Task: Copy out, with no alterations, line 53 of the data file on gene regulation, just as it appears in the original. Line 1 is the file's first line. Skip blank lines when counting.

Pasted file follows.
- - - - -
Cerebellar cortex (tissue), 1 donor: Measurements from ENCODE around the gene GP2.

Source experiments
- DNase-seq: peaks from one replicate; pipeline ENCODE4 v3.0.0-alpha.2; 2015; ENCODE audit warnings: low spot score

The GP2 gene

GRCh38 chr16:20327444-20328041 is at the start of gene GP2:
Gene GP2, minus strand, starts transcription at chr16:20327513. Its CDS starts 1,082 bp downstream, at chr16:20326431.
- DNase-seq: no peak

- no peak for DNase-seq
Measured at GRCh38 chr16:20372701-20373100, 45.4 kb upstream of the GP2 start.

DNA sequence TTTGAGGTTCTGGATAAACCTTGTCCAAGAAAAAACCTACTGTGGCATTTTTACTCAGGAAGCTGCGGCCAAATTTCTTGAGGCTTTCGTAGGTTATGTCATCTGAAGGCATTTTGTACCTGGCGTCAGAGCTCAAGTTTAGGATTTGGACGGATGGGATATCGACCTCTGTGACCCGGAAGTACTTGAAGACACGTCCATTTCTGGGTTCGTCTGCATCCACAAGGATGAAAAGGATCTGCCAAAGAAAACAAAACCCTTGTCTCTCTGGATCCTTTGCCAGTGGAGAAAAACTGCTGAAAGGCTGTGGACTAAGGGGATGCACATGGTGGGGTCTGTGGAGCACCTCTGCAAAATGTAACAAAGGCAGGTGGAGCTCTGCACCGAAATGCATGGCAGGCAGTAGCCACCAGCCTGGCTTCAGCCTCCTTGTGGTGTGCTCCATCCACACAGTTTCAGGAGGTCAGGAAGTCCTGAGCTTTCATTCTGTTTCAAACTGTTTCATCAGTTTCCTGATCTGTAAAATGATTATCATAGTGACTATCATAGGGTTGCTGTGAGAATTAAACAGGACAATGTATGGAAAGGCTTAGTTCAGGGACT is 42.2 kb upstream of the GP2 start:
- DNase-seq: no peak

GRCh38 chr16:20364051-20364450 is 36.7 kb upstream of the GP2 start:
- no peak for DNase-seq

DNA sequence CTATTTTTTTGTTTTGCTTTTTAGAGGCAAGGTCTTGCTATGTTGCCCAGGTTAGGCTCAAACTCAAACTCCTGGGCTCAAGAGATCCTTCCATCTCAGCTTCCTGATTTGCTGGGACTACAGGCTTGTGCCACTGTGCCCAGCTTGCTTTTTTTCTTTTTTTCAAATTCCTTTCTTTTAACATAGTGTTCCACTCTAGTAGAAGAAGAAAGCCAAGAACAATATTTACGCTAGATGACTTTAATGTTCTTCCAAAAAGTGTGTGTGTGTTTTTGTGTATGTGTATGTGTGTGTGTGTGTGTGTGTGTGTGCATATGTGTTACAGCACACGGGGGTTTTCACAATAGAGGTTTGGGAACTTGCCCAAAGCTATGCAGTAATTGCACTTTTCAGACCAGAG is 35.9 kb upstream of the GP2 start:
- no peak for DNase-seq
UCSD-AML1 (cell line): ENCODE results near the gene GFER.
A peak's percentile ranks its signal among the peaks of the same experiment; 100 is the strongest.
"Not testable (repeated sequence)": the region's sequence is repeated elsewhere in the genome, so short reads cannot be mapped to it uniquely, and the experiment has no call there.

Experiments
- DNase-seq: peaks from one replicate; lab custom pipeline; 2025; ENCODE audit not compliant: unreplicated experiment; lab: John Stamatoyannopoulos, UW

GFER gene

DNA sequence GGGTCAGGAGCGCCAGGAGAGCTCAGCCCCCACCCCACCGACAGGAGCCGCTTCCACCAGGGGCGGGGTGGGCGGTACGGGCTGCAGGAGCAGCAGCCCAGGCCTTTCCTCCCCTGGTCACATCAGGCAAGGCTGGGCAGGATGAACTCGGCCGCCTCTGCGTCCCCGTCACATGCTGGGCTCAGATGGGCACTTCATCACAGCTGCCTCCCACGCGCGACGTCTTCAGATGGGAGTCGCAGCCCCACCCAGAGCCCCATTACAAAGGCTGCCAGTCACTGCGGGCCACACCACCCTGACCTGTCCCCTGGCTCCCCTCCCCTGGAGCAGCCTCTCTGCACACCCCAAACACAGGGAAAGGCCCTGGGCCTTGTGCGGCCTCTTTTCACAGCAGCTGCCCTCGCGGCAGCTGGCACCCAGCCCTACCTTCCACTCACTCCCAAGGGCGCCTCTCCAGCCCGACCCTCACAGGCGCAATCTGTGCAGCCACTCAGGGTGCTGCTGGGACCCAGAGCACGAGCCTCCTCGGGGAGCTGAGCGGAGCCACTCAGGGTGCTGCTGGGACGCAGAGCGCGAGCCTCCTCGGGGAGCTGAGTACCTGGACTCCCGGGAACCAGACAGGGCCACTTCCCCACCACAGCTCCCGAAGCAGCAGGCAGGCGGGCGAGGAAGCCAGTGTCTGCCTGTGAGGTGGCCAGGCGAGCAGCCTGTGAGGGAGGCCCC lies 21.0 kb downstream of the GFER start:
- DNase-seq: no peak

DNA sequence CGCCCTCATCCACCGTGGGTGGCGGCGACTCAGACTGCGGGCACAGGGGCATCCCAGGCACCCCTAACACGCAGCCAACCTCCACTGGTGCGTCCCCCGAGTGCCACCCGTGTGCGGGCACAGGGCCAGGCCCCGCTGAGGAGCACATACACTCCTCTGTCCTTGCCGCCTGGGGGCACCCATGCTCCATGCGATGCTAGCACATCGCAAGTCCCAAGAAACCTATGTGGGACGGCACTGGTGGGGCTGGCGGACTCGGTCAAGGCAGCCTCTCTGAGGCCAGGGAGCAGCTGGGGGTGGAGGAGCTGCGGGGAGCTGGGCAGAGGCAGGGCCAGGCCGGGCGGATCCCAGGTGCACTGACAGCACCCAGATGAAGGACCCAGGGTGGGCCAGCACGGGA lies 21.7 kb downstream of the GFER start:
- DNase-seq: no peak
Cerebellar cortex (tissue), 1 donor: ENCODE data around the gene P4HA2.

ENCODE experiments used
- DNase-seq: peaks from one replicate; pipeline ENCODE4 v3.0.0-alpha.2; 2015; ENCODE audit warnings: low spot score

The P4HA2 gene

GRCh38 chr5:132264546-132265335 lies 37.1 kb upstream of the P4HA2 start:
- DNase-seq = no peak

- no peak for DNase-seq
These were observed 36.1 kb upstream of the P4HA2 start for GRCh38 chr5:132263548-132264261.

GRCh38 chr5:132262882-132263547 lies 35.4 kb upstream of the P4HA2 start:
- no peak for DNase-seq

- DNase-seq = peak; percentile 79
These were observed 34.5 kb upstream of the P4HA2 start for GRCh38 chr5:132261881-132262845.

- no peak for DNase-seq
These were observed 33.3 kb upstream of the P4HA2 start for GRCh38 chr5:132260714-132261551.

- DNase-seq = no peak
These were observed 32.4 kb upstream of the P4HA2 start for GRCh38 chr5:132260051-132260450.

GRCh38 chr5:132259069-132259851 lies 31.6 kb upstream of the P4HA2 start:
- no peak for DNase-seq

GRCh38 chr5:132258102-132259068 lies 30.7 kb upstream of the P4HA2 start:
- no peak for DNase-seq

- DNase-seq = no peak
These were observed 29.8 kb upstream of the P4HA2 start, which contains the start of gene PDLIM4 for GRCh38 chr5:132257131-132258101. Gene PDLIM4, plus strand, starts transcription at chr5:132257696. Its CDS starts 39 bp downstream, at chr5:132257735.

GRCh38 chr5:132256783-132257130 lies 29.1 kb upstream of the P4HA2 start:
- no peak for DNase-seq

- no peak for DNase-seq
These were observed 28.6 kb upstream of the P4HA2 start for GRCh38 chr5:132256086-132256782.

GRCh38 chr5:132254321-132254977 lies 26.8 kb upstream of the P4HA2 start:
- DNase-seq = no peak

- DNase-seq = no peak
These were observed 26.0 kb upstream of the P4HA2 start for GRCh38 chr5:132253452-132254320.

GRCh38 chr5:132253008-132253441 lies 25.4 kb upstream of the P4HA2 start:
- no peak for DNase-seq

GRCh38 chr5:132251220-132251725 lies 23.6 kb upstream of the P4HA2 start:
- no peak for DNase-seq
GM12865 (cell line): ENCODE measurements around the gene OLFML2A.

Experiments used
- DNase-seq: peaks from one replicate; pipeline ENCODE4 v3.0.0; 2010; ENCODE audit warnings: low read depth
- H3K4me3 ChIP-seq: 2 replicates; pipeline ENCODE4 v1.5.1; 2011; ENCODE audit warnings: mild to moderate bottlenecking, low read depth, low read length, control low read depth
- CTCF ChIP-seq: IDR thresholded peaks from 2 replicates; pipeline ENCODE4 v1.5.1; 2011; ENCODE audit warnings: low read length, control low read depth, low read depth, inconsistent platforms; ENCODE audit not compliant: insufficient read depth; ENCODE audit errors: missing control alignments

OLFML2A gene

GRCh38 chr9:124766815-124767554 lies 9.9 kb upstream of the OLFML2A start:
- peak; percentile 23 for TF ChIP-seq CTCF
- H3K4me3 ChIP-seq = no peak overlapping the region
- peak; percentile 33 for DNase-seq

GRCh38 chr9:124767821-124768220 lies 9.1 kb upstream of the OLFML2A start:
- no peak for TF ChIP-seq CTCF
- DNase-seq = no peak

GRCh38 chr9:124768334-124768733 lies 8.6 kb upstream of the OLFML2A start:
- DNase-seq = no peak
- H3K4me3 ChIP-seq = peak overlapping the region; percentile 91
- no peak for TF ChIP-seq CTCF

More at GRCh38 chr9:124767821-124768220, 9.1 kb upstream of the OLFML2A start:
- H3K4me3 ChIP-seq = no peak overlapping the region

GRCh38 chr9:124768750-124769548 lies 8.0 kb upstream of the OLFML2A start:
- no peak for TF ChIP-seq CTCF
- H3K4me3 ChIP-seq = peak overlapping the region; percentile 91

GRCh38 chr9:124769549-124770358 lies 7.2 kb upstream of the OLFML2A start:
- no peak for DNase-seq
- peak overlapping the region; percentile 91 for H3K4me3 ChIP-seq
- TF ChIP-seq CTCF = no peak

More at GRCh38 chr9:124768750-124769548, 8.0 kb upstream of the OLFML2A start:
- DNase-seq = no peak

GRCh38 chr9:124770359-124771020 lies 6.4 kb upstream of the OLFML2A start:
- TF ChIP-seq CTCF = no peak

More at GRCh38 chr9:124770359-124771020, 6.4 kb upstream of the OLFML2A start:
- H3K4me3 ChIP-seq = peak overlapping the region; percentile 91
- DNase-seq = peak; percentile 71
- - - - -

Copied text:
- DNase-seq = no peak